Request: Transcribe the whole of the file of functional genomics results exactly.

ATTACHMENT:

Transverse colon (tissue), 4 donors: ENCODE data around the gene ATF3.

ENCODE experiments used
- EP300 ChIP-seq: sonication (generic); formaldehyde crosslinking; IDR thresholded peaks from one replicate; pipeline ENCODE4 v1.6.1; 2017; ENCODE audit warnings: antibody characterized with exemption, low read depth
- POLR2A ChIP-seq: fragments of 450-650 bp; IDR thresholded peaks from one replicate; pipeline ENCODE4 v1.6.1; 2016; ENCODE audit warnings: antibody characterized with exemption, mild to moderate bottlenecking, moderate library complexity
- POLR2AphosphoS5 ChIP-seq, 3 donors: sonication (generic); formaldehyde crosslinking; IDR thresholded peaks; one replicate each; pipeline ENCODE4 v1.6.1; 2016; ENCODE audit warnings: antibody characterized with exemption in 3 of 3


Transverse colon (tissue), 4 donors: ENCODE data around the gene ATF3.

ENCODE experiments used
- EP300 ChIP-seq: sonication (generic); formaldehyde crosslinking; IDR thresholded peaks from one replicate; pipeline ENCODE4 v1.6.1; 2017; ENCODE audit warnings: antibody characterized with exemption, low read depth
- POLR2A ChIP-seq: fragments of 450-650 bp; IDR thresholded peaks from one replicate; pipeline ENCODE4 v1.6.1; 2016; ENCODE audit warnings: antibody characterized with exemption, mild to moderate bottlenecking, moderate library complexity
- POLR2AphosphoS5 ChIP-seq, 3 donors: sonication (generic); formaldehyde crosslinking; IDR thresholded peaks; one replicate each; pipeline ENCODE4 v1.6.1; 2016; ENCODE audit warnings: antibody characterized with exemption in 3 of 3